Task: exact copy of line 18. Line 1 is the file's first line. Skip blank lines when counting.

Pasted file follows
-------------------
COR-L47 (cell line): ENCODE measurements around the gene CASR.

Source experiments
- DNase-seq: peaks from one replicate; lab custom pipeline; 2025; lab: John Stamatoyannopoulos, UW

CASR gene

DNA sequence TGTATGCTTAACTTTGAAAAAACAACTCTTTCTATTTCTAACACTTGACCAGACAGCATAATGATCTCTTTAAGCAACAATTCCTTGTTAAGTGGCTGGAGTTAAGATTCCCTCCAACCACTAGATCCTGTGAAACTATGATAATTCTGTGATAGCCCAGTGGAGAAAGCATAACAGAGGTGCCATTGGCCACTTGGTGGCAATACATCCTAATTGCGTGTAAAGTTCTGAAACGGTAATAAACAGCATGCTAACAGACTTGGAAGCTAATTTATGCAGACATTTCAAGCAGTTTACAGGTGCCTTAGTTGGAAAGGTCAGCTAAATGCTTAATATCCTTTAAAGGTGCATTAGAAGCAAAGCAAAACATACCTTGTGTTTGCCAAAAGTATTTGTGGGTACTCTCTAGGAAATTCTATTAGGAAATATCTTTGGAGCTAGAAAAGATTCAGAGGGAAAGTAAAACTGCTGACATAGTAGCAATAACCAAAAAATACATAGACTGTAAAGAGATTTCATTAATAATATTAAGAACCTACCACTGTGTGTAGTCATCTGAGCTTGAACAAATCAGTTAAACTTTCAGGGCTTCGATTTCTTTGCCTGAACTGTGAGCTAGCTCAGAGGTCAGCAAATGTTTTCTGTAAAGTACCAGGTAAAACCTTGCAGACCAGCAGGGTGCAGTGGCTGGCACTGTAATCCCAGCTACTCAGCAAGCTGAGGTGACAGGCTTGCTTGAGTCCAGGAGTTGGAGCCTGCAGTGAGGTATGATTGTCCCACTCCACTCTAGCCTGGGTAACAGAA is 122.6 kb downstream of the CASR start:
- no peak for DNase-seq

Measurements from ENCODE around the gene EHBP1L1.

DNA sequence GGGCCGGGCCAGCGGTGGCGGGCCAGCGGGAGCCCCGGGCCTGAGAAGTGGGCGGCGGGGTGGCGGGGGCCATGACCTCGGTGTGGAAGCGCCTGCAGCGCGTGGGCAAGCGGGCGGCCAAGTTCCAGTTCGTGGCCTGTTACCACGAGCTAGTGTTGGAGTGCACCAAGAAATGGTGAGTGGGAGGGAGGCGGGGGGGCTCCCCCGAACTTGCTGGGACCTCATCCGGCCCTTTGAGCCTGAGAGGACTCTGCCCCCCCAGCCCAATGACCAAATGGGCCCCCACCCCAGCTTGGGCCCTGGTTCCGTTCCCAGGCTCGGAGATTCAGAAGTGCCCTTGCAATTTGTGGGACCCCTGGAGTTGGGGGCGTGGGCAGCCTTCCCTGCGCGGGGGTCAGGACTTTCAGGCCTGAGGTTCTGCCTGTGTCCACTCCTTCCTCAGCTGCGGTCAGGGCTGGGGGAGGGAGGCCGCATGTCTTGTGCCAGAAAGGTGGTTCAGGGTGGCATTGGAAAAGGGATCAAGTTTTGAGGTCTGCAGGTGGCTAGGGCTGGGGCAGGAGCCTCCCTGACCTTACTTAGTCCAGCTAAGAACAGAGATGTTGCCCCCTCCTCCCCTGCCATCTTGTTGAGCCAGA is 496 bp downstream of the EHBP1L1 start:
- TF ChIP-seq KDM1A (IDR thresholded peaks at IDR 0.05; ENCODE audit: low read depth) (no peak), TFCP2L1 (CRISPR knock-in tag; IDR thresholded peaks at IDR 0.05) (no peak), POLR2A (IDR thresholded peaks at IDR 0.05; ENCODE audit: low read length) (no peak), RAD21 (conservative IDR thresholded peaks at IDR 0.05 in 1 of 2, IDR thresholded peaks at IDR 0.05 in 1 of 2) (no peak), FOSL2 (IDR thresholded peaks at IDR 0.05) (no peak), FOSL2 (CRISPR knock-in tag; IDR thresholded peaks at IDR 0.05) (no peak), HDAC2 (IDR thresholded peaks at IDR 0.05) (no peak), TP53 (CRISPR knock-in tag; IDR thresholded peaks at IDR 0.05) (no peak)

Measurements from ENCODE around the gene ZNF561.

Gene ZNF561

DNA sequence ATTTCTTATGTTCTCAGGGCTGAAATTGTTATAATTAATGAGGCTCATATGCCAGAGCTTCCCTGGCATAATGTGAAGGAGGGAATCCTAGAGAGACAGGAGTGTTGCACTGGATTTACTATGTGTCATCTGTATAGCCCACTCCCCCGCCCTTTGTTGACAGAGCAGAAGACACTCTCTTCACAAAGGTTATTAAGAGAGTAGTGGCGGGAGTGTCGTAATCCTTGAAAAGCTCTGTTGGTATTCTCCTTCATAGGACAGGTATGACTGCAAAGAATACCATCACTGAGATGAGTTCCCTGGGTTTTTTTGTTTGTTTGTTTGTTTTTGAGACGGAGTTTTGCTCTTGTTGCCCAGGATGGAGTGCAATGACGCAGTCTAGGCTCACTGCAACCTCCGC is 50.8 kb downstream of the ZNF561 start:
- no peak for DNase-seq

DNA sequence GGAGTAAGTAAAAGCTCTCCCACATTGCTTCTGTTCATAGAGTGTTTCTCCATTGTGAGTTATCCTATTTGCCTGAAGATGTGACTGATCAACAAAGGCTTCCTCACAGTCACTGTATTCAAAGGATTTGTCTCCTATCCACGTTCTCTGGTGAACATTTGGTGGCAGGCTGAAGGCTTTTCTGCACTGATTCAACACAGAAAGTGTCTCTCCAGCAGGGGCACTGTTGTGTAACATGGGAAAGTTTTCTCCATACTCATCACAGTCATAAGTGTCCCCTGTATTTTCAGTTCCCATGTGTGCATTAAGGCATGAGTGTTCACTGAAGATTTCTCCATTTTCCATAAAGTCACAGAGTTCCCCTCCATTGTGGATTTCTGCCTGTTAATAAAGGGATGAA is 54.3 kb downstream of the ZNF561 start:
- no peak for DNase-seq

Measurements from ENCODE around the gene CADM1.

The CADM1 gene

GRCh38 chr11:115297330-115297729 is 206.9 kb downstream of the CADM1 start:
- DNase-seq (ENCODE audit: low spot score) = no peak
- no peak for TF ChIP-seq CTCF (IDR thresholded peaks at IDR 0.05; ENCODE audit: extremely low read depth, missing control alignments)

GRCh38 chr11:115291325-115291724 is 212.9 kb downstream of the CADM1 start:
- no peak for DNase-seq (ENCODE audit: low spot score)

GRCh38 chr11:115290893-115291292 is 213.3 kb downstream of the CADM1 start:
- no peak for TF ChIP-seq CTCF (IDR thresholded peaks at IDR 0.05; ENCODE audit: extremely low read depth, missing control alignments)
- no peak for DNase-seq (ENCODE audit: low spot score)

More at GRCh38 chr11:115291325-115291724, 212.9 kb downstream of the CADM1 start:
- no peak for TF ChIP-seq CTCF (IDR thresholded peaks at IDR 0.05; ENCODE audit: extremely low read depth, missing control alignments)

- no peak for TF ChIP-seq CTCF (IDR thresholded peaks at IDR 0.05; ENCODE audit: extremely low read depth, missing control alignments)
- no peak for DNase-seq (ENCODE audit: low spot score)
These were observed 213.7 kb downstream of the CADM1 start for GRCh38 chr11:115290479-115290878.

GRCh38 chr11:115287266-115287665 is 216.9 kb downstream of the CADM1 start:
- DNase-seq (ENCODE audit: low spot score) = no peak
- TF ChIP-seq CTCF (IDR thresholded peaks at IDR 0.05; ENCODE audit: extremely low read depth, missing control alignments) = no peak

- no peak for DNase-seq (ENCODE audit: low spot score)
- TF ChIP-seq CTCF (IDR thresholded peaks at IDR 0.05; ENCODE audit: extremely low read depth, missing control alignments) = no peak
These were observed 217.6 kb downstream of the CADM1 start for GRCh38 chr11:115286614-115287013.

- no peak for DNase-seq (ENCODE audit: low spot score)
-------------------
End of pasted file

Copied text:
GRCh38 chr11:115297330-115297729 is 206.9 kb downstream of the CADM1 start: